Artichoke, Cherry Pepper and Feta Biscuits

This entry was posted on April 28, 2020 by Jacquelyn Buchanan.

It is very gratifying when our Social Club members share their creations with us.

This recipe is a genius idea from one of our Club members. She used our tapenades to create biscuits as a last-minute contribution to an impromptu potluck. We are not exactly in potluck mode at the moment but the biscuits are buttermilk style drop biscuits, so there is no rolling or cutting involved. They are seriously delicious and seriously easy. Makes 12 Biscuits

Ingredients

2-¼ cups all purpose flour 2-½ teaspoons baking powder 2 teaspoons sugar ¾ teaspoon baking soda ½ teaspoon salt 2 cloves garlic, minced 1-½ teaspoons fresh basil, chopped 6 tablespoons cold butter, cubed ¾ cupMcEvoy Ranch Artichoke Lemon Bruschetta ½ cupMcEvoy Ranch Cherry Pepper Bruschetta ½ cup feta cheese, crumbled 1 cup buttermilk 2 tablespoons melted butter for brushing tops of biscuits

Directions

Preheat oven to 450 F. Line baking sheet with parchment or Silpat. Whisk together flour, baking powder, sugar, baking soda and salt. Stir in garlic and basil. Mix in cold butter with fingertips until the mixture resembles coarse meal. Add artichoke bruschetta, cherry pepper bruschetta, and feta and stir gently. Add buttermilk and stir until just combined Scoop approximately 4 tablespoon-sized rounds onto the prepared sheet. Brush with melted butter. Bake approximately 15 minutes until browned. A Note: The difference between baking powder and baking soda can be confusing. Baking soda is one ingredient, sodium bicarbonate. It reacts with acid; buttermilk, yogurt, vinegar, etc. and produces carbon dioxide. The carbon dioxide bubbles make the dough rise and the rise happens all at once. Baking powder has additional ingredients and creates carbon dioxide at different stages. It contains sodium bicarbonate and two additional acids. One that reacts when it gets wet and one that reacts when it gets hot. That action creates the ability to rise batter over a longer period of time making lots of bubbles and yielding a fluffier cake, muffin, or biscuit. Another Note: If you don’t have buttermilk, put one tablespoon of white vinegar or 1 tablespoon of lemon juice into a cup measure and add milk to make a full cup. (This works with non-dairy milks, as well.) Stir and let sit for 5 minutes. You can also use plain yogurt thinned with a little milk or water.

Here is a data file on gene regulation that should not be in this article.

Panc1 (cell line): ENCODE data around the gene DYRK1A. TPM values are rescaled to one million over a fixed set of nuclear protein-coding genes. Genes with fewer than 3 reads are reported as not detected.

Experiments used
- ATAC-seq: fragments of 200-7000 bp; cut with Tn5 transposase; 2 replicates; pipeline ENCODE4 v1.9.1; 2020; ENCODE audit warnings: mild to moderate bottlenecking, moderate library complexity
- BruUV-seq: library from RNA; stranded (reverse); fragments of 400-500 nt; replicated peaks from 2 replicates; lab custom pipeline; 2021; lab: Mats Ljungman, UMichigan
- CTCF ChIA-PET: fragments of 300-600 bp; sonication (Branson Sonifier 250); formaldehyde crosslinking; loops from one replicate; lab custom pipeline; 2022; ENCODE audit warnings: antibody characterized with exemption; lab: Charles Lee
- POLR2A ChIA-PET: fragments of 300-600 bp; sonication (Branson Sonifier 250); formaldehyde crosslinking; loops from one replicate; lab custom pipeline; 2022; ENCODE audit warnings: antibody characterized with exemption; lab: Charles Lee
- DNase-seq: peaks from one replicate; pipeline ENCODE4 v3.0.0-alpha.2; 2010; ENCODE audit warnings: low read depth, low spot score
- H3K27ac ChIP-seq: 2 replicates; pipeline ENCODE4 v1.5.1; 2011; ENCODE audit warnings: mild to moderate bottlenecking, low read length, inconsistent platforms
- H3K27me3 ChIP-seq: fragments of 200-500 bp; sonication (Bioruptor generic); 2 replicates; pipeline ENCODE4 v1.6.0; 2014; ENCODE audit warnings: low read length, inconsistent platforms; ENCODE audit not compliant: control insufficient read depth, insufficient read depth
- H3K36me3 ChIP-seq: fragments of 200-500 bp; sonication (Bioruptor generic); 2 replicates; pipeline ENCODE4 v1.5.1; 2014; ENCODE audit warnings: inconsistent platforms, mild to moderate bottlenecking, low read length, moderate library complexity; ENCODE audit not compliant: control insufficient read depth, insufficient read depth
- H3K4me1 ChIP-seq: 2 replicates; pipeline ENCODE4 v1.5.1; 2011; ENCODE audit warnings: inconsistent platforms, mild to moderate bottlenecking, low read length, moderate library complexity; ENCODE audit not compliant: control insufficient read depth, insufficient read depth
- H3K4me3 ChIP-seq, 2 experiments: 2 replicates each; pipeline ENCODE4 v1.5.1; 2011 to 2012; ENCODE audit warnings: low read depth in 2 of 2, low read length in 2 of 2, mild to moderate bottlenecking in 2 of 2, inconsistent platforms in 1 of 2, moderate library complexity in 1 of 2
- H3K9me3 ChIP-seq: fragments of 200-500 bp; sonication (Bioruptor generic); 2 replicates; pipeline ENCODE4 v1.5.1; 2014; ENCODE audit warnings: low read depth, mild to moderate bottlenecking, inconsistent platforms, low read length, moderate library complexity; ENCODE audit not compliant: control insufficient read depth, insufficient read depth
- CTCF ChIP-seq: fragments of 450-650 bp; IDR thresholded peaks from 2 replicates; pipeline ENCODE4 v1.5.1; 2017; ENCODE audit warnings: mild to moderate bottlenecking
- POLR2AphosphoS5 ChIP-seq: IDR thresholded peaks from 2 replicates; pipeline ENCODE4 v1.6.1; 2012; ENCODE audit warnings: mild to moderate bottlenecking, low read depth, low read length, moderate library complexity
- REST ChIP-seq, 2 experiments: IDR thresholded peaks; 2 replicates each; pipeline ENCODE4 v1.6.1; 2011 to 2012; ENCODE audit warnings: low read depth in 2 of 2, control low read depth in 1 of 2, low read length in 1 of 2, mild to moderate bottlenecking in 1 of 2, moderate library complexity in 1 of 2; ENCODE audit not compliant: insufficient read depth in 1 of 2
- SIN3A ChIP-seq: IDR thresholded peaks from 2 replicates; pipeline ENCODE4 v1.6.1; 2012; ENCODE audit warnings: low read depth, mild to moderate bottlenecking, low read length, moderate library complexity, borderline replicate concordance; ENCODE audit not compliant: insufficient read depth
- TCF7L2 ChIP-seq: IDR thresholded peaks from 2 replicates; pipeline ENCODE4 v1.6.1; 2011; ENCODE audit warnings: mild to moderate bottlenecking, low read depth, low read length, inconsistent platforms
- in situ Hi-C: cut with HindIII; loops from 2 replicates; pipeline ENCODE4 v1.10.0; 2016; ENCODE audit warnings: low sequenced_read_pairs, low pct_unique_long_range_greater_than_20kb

Search

z